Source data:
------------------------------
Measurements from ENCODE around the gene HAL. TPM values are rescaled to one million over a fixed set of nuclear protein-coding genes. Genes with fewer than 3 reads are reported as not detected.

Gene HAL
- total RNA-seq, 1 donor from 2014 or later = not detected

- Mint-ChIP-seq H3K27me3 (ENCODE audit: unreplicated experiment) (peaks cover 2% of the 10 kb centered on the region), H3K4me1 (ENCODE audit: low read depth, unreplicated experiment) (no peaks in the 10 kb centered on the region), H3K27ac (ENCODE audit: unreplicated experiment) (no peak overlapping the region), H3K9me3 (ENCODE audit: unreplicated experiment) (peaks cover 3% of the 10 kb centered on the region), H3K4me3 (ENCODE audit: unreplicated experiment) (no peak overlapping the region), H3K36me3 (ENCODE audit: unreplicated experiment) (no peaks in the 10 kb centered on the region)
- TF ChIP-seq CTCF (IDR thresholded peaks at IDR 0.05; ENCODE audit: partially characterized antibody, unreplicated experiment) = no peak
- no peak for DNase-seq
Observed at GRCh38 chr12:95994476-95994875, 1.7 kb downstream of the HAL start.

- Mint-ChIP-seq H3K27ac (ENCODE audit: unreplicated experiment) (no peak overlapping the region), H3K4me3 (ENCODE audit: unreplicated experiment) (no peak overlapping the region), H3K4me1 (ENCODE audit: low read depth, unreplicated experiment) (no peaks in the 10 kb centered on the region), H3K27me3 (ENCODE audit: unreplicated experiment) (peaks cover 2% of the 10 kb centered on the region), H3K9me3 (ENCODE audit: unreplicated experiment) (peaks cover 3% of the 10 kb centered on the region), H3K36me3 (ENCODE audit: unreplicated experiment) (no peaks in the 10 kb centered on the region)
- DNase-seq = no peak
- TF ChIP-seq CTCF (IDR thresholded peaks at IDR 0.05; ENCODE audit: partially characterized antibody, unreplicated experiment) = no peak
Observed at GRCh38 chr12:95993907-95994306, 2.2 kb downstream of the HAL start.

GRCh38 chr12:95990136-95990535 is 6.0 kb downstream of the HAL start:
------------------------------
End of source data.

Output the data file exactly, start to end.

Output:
Measurements from ENCODE around the gene HAL. TPM values are rescaled to one million over a fixed set of nuclear protein-coding genes. Genes with fewer than 3 reads are reported as not detected.

Gene HAL
- total RNA-seq, 1 donor from 2014 or later = not detected

- Mint-ChIP-seq H3K27me3 (ENCODE audit: unreplicated experiment) (peaks cover 2% of the 10 kb centered on the region), H3K4me1 (ENCODE audit: low read depth, unreplicated experiment) (no peaks in the 10 kb centered on the region), H3K27ac (ENCODE audit: unreplicated experiment) (no peak overlapping the region), H3K9me3 (ENCODE audit: unreplicated experiment) (peaks cover 3% of the 10 kb centered on the region), H3K4me3 (ENCODE audit: unreplicated experiment) (no peak overlapping the region), H3K36me3 (ENCODE audit: unreplicated experiment) (no peaks in the 10 kb centered on the region)
- TF ChIP-seq CTCF (IDR thresholded peaks at IDR 0.05; ENCODE audit: partially characterized antibody, unreplicated experiment) = no peak
- no peak for DNase-seq
Observed at GRCh38 chr12:95994476-95994875, 1.7 kb downstream of the HAL start.

- Mint-ChIP-seq H3K27ac (ENCODE audit: unreplicated experiment) (no peak overlapping the region), H3K4me3 (ENCODE audit: unreplicated experiment) (no peak overlapping the region), H3K4me1 (ENCODE audit: low read depth, unreplicated experiment) (no peaks in the 10 kb centered on the region), H3K27me3 (ENCODE audit: unreplicated experiment) (peaks cover 2% of the 10 kb centered on the region), H3K9me3 (ENCODE audit: unreplicated experiment) (peaks cover 3% of the 10 kb centered on the region), H3K36me3 (ENCODE audit: unreplicated experiment) (no peaks in the 10 kb centered on the region)
- DNase-seq = no peak
- TF ChIP-seq CTCF (IDR thresholded peaks at IDR 0.05; ENCODE audit: partially characterized antibody, unreplicated experiment) = no peak
Observed at GRCh38 chr12:95993907-95994306, 2.2 kb downstream of the HAL start.

GRCh38 chr12:95990136-95990535 is 6.0 kb downstream of the HAL start: